What the Heck is EFT?

A few weeks ago, I encouraged you to take the time to explore new ideas, establish different habits, and look at the world around us with more attention and delight. What did you delve into? I would love to know.

And last week I shared with you how to make your own skincare products with household food items you probably have on hand. Did any of you catch my tutorial on the avocado-honey mask? It works. My skin felt great the next morning, I swear.

This week I thought I would share something else that works. And I encourage you to give it a try, particularly if you are feeling stress, either at home or at work. We don’t need elevated cortisol, especially in midlife, because there is a direct relationship between high cortisol and weight gain.


It is Emotional Freedom Technique (EFT) or tapping and is purported to help relieve stress and anxiety quickly and simply. There are many practitioners out there, most notably Nick Ortner, creator of The Tapping Solution documentary and the motivational speaker, Gabrielle Bernstein, author of The Universe Has Your Back. They are among many people who are convinced that tapping reduces anxiety, and helps alleviate post-traumatic stress disorder (PTSD).

But what exactly is EFT?

To give you a little background, this technique was developed in the 1990’s by Gary Craig as an alternative psychology therapy, applying a combination of acupressure and affirmations to negative emotions to provide both psychological and physical relief. It is part of a larger concept known as Thought Field Therapy which psychologist Roger Callahan used in his therapeutic practice to treat phobia, anxiety, and depression.

Is it easy to do?

It is a remarkably simple technique of applying pressure through tapping on various meridian points of the body while repeating a statement out loud about the problem at hand and how that makes the individual feel. It is done several times and includes positive affirmations as you move through it. At the end of the series, you should feel noticeable calmer, less anxious and pain-free. The more you do, the better you feel. Easy-peasy.

But does it work?

I thought I would give it a try and, yes, I did feel more relaxed and positive afterwards.

But, exactly how did this work?

I am not sure, but I think it has something to do with distraction and breathing more fully. I have found that when I am anxious, I hold my breath. Taking a few full, deep breaths brings me back to a more relaxed state.

And the practice may also rely on naming the problem, disassociating it from you (i.e. you are not the problem), and providing yourself with some validation through affirmation. It just feels good to do this, doesn’t it?

The technique is pretty straightforward and ostensibly helps with:
  • Stress

  • Sleep disorders

  • Fatigue

  • Tension headaches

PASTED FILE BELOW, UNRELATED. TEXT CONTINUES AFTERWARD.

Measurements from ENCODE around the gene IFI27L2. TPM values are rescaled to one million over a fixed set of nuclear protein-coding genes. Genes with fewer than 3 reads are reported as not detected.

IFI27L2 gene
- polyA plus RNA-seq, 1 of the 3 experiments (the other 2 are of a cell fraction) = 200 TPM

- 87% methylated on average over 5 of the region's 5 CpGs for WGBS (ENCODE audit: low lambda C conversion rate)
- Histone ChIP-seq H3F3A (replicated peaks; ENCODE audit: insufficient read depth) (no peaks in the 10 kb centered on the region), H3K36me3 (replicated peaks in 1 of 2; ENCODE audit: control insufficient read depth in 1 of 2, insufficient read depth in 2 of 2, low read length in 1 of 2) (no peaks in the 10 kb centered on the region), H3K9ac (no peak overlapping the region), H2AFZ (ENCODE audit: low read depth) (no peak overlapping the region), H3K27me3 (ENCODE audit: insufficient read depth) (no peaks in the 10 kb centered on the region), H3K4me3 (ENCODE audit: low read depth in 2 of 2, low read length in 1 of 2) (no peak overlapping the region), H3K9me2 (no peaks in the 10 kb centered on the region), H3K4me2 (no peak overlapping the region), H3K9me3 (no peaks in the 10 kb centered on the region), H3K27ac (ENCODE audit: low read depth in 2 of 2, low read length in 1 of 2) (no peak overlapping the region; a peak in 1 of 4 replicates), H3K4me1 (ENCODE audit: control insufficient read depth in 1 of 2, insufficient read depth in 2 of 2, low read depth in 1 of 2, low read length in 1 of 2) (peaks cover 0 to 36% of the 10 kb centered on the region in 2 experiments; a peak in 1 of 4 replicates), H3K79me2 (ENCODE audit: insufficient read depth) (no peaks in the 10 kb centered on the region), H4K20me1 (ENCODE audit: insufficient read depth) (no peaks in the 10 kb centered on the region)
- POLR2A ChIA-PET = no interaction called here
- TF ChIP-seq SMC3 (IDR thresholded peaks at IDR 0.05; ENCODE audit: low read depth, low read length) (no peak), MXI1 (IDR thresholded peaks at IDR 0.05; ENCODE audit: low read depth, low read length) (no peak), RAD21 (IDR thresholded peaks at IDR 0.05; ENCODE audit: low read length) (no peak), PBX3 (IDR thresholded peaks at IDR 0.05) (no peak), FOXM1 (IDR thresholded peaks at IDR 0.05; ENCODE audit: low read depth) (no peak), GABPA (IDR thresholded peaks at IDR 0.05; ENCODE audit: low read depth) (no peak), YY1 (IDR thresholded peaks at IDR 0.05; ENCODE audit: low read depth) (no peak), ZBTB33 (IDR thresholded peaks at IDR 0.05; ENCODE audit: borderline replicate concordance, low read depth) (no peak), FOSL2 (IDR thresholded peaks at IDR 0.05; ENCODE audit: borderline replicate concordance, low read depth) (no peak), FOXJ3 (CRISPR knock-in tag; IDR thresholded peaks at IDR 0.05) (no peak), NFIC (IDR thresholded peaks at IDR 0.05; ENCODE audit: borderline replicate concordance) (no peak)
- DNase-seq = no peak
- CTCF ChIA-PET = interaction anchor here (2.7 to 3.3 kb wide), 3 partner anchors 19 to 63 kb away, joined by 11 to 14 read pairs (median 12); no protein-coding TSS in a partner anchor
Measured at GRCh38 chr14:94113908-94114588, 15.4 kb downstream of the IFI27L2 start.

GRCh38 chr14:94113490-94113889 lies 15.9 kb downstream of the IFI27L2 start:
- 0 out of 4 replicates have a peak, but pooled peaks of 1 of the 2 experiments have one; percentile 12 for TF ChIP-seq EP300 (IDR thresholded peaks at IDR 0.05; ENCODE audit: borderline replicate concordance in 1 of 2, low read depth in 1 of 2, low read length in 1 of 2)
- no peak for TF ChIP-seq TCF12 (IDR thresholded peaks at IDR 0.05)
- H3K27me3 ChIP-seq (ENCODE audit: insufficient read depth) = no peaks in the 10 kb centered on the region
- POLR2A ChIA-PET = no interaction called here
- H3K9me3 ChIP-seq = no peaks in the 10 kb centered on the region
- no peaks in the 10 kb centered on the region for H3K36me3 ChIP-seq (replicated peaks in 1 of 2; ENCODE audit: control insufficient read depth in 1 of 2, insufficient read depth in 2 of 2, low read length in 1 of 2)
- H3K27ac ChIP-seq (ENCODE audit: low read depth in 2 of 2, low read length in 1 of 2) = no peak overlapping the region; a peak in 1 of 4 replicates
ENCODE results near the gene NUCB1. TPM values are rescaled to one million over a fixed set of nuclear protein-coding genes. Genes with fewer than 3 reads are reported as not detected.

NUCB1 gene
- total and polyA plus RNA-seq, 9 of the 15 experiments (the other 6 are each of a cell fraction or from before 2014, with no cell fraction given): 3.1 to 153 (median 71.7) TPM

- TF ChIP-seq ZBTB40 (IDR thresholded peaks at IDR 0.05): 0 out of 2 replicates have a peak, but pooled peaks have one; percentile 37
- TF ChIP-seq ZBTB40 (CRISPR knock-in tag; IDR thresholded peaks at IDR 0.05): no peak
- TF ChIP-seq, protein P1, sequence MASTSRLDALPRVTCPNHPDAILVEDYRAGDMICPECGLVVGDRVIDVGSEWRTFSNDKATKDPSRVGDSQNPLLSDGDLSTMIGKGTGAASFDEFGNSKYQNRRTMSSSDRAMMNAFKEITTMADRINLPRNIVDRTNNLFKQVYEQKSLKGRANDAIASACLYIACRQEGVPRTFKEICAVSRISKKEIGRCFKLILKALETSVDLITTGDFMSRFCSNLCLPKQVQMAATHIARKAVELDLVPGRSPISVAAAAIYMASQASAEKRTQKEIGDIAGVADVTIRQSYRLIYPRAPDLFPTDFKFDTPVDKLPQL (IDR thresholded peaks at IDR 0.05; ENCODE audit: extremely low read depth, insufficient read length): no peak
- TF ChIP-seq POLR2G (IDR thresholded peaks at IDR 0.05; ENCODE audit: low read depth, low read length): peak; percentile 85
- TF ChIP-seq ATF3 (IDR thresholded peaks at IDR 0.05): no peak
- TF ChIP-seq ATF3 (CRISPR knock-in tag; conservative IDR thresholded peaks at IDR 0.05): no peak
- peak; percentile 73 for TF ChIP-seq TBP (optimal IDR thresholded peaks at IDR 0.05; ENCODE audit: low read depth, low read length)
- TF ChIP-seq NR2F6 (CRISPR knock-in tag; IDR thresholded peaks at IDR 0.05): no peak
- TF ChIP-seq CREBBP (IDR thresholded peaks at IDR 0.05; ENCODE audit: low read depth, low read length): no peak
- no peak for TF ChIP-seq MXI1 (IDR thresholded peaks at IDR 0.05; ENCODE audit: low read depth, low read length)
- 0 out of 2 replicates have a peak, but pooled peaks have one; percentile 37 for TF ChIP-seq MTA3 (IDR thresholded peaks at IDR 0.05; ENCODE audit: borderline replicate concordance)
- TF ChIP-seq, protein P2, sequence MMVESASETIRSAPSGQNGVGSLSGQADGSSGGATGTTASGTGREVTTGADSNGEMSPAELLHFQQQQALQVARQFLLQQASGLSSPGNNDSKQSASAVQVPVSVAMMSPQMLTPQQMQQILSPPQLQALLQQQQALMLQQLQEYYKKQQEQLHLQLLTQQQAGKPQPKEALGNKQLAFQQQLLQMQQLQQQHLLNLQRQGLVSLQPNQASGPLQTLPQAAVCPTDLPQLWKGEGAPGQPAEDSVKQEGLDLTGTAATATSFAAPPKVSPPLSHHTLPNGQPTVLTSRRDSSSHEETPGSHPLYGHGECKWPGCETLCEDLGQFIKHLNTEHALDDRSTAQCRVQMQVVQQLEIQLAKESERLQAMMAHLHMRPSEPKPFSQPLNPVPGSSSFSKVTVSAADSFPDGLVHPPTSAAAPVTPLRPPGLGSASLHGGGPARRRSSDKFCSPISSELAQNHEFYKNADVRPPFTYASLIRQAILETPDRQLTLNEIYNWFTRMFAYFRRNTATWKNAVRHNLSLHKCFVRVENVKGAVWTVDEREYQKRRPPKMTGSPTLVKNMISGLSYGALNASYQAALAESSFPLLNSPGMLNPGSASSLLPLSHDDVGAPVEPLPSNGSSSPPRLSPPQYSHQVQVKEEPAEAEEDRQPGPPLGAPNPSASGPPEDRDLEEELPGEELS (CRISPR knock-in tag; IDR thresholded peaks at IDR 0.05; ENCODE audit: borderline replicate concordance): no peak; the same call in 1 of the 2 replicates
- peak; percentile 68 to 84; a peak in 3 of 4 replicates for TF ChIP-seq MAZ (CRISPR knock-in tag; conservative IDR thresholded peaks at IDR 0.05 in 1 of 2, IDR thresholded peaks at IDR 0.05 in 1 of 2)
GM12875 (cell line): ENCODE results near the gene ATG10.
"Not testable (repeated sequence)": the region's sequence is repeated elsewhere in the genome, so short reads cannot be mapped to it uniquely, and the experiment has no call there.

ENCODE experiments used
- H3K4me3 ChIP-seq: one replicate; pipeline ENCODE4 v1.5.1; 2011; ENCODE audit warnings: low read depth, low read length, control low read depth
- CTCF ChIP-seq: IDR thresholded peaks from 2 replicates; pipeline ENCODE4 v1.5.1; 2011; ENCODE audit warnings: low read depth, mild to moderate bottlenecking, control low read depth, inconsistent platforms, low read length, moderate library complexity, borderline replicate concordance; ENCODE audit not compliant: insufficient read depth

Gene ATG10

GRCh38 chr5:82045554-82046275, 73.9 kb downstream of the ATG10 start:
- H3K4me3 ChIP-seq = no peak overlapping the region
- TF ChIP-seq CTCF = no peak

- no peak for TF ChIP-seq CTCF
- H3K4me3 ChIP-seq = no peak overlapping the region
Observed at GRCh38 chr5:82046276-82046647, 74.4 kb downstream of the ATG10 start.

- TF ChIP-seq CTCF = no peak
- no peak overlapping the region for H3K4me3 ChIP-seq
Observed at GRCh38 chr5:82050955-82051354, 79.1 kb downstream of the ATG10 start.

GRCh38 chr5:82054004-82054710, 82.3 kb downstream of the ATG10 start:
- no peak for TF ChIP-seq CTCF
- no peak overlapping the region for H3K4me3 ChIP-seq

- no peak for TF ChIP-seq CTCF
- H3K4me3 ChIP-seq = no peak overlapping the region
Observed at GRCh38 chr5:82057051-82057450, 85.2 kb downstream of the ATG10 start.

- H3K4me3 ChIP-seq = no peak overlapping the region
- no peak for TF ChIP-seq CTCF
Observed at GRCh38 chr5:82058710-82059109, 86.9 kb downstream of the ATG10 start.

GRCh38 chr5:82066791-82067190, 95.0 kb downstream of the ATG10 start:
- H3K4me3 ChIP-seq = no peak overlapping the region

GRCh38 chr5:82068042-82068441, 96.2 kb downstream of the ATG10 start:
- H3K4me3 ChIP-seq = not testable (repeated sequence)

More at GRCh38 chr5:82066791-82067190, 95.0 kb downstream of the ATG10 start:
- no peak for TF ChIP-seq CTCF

• Muscle tension

  • Joint pain

  • Depression

I was familiar with the concepts of meridians, chi, acupressure and energy flow, from my training in therapeutic massage, which touched on traditional Chinese medicine (TCM). These were explored as a part of a larger context of complementary and alternative medicine (CAM), which purports to treat the person more holistically, including supporting the nutritional, emotional and social aspects of the individual.

Since it has gained in popularity in the last few years, as a technique that can help with physical and psychological disorders, it is routinely scrutinized and found wanting. There are several reports out there that disclaim the technique and find no scientific evidence to back it up.

That being said, on closer examination, many mind-body healing techniques are similarly dismissed yet many people derive benefit from them. Complementary alternative healing (CAM) includes Reiki, acupressure, Tai chi, yoga, nutritional therapies, Native Alaska and American Indian practices, and the use of herbal remedies, among other techniques.

And research into CAM grows along with an integration into the standard Western medical practice, to support the individual on many levels. There just isn’t enough body of evidence to support many of these claims right now. It doesn’t mean that won’t change.

Look at what has happened in the field of nutrition and wellness. Many of the practices we readily accept today as fact were ridiculed or misunderstood early on.
Are you ready to give it a try? Look for my video this week on how to do EFT on yourself. It will be up on Facebook Wednesday, 8/16/22.
And don’t forget to get on the waitlist for the next Mindful Cleanse, will start right after Labor Day. If you find yourself feeling sluggish after a holiday weekend, this whole food cleanse will be just the thing to get you feeling your energetic self again in a few days. Promise!

If you like this blog, please feel free to share it with your friends or on social. I appreciate it.


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